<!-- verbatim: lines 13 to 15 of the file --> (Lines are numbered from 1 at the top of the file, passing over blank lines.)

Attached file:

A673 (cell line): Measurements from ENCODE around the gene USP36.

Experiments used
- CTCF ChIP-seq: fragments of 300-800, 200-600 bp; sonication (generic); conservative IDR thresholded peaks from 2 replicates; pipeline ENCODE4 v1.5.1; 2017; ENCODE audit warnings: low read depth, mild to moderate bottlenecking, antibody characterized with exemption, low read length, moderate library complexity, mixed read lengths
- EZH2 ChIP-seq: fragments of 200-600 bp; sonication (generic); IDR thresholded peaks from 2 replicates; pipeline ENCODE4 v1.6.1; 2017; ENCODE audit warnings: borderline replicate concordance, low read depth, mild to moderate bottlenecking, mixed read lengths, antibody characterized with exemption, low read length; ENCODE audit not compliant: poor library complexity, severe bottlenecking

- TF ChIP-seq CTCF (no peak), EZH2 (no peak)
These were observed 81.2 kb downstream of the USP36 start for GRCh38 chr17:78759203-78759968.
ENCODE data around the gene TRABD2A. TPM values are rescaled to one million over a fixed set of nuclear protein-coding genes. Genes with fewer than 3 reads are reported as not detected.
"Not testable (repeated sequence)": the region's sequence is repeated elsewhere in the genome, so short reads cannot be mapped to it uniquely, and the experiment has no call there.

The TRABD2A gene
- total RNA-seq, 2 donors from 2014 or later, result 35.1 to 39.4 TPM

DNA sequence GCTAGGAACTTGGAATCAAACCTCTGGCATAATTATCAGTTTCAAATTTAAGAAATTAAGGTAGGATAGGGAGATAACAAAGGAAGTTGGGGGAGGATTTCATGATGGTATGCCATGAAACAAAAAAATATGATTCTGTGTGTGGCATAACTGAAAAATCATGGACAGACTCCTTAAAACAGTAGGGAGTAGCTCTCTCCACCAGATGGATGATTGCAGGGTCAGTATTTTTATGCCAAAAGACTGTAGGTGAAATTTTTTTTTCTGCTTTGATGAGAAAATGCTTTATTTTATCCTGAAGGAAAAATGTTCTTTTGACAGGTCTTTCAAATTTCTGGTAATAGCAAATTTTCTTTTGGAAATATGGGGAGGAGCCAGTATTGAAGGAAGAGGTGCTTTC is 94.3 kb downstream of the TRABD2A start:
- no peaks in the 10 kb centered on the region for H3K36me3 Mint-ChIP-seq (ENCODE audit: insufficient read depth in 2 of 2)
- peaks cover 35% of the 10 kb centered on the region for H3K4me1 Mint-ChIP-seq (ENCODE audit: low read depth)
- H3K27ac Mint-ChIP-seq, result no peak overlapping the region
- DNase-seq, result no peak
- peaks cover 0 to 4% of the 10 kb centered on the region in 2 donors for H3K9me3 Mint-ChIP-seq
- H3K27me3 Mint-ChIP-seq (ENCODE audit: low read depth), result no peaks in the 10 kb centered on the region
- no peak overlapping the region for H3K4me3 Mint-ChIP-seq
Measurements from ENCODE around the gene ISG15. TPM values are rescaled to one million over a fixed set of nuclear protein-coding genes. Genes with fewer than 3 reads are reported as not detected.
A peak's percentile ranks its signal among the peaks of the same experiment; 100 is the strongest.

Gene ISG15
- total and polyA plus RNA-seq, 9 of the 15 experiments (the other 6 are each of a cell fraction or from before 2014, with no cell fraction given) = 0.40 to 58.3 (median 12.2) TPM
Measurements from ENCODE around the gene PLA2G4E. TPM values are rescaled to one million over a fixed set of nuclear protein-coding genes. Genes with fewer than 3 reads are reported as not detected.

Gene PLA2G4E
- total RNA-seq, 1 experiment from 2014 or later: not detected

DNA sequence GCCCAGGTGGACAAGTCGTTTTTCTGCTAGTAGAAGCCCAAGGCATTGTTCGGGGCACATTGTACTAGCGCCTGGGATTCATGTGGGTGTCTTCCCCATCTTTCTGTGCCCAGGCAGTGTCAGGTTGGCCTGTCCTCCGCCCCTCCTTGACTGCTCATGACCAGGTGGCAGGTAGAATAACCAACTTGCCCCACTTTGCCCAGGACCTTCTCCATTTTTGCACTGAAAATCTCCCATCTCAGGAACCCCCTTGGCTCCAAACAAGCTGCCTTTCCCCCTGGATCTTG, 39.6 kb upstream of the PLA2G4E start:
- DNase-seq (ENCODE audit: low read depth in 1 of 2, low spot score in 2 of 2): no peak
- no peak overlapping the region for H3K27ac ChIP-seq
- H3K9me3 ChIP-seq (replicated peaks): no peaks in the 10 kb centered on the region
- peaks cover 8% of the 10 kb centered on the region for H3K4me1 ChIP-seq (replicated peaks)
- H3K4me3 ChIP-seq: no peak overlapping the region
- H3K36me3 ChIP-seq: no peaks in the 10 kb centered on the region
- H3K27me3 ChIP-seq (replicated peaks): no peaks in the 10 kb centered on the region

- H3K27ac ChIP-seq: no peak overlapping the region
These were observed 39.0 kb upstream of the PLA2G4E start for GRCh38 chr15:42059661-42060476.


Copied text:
- peaks cover 35% of the 10 kb centered on the region for H3K4me1 Mint-ChIP-seq (ENCODE audit: low read depth)
- H3K27ac Mint-ChIP-seq, result no peak overlapping the region
- DNase-seq, result no peak